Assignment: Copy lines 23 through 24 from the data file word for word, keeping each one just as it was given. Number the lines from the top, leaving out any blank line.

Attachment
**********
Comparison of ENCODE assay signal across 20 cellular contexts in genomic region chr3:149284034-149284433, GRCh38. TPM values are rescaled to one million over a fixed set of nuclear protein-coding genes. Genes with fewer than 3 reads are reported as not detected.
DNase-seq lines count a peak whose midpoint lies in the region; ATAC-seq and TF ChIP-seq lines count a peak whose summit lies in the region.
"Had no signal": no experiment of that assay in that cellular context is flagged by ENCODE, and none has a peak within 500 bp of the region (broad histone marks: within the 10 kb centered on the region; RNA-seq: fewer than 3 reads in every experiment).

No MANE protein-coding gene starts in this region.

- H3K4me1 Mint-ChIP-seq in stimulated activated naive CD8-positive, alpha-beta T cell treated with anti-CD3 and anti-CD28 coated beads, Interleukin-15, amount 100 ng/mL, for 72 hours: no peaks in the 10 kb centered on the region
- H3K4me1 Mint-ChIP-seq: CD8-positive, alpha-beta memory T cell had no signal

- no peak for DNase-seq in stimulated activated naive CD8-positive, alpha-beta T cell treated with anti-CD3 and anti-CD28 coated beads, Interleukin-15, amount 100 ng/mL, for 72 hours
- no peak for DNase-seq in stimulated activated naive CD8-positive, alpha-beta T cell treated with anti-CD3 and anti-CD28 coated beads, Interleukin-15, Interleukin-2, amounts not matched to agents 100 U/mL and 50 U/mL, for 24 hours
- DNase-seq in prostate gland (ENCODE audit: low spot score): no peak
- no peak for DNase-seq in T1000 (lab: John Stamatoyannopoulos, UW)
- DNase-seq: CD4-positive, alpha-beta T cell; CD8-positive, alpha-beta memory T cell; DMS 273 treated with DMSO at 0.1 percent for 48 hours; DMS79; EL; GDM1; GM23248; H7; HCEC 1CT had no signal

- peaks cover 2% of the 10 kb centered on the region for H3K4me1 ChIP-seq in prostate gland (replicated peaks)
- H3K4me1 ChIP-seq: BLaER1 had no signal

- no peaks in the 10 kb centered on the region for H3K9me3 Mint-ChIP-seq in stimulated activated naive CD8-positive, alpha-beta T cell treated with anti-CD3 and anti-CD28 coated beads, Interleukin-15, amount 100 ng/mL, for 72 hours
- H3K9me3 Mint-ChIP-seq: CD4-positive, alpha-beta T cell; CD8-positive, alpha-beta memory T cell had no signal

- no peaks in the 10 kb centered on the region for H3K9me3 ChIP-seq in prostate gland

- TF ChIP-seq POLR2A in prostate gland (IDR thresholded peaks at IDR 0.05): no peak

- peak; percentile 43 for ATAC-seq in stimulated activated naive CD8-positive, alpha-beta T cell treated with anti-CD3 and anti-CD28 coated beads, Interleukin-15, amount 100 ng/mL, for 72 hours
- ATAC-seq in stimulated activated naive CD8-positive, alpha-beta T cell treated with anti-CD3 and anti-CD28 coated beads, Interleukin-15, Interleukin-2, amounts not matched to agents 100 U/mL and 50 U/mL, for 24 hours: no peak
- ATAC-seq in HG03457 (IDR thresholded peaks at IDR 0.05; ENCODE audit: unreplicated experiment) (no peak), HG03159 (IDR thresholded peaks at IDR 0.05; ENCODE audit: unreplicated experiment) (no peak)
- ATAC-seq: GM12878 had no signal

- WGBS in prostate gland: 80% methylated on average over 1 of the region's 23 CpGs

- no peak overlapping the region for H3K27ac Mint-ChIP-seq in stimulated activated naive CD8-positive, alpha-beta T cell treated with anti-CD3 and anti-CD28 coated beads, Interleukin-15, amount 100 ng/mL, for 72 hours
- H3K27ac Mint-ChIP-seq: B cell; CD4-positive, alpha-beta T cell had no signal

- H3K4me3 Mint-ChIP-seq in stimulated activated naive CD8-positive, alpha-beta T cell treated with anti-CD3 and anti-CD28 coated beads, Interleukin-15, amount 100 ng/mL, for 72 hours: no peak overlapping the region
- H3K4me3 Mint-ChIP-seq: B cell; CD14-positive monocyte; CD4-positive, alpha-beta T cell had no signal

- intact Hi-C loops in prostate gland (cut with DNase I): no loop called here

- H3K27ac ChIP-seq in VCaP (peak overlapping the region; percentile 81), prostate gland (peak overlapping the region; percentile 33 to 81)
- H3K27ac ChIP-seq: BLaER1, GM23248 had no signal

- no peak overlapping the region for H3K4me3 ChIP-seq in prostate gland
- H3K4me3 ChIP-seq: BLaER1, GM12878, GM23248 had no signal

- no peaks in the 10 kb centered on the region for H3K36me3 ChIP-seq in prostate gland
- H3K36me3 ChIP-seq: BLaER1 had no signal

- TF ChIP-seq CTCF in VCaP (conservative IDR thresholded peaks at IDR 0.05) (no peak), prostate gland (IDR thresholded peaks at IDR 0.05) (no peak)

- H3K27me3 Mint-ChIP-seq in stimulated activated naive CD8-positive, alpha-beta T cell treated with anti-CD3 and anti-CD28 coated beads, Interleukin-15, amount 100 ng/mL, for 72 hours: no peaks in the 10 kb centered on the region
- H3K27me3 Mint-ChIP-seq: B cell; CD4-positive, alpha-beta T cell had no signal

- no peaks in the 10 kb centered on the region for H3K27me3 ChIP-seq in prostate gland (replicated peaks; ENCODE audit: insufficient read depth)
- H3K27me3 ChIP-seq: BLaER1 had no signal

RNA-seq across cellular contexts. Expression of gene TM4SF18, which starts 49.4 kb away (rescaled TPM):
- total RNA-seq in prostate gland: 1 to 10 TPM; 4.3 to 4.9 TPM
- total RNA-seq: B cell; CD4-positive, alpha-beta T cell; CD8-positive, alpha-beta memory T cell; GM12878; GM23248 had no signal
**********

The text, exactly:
- no peak overlapping the region for H3K27ac Mint-ChIP-seq in stimulated activated naive CD8-positive, alpha-beta T cell treated with anti-CD3 and anti-CD28 coated beads, Interleukin-15, amount 100 ng/mL, for 72 hours
- H3K27ac Mint-ChIP-seq: B cell; CD4-positive, alpha-beta T cell had no signal